Monthly Tax Deduction as Final Tax

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Under the Budget 2014 proposals, taxpayers who are under employment may not need to file their personal tax returns from the Year of Assessment (YA) 2014 onwards, rendering the amount of monthly tax deduction as the final tax.

The government’s rationale is because currently, an employer would have already made Monthly Tax Deduction (MTD) payments from an employee’s salaries after deducting personal relief, relief for spouse with no income, child relief, contribution to the Employees Provident Fund (EPF) and zakat payment. In addition, an employee may request his employer to deduct other reliefs such as life and medical insurance, books and magazines, parents’ medical expenses, etc. by completing a prescribed form (Form PCB/TP1) so that the MTD payments are equal to the employee’s final tax payable.

To recap, Monthly Tax Deduction (MTD) is a mechanism to deduct monthly tax payments on employment income received by employees in the current year. Employers are responsible to remit MTD to the Inland Revenue Board (IRB) every month as provided under the Income Tax (Deduction from Remuneration) Rules 1994.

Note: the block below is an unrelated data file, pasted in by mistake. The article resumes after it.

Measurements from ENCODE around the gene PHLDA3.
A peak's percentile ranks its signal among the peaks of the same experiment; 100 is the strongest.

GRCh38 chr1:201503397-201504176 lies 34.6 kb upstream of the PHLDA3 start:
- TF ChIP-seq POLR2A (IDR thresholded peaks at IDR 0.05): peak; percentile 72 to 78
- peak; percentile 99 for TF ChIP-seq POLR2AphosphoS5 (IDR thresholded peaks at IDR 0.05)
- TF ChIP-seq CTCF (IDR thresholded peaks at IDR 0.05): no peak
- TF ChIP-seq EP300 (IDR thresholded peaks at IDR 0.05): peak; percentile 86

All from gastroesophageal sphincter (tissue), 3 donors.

Therefore, in such a situation, the act of the employee subsequently submitting his tax return comes 30 April of the following year, pretty redundant.

However, this option is only applicable to employees who fulfill the following conditions:

  1. employees who receive only employment income and not provided with benefits-in-kind (eg. company car, driver, etc.) and living accommodation;
  2. employees whose MTD are made under the Income Tax (Deduction from Remuneration) Rules 1994;
  3. employees serving under the same employer for a period of 12 months in a calendar year;

  4. employees whose taxes are not borne by the employer; and
  5. employees whose spouse do not elect for a combined assessment.

That pretty much excludes an employee who has other sources of income such as rental income or business income and who had changed jobs during the year. Such employee would therefore still have to file his tax return.

What if such qualifying employees omit to include some tax reliefs in their MTD calculations? Not to worry, as they can still opt to file their tax returns to include those reliefs.

This may sound like good news for the employees, but not so for the employers.

With this proposal, the government has effectively passed the entire burden of calculating and collecting employment taxes, to the employers. On the surface, this may seem nothing new for the employer, with the present MTD system in place. But what will prove to be administratively burdensome and may require more manpower, is that besides accounting for the usual tax reliefs (personal relief, relief for spouse with no income, child relief, contribution to the Employees Provident Fund (EPF) and zakat payment) in the calculation of the MTD now, the employer would now have to take into account the various other personal reliefs in the MTD calculation. Imagine the workload of the poor human resource personnel who has to unenviable task of accounting for all of the above!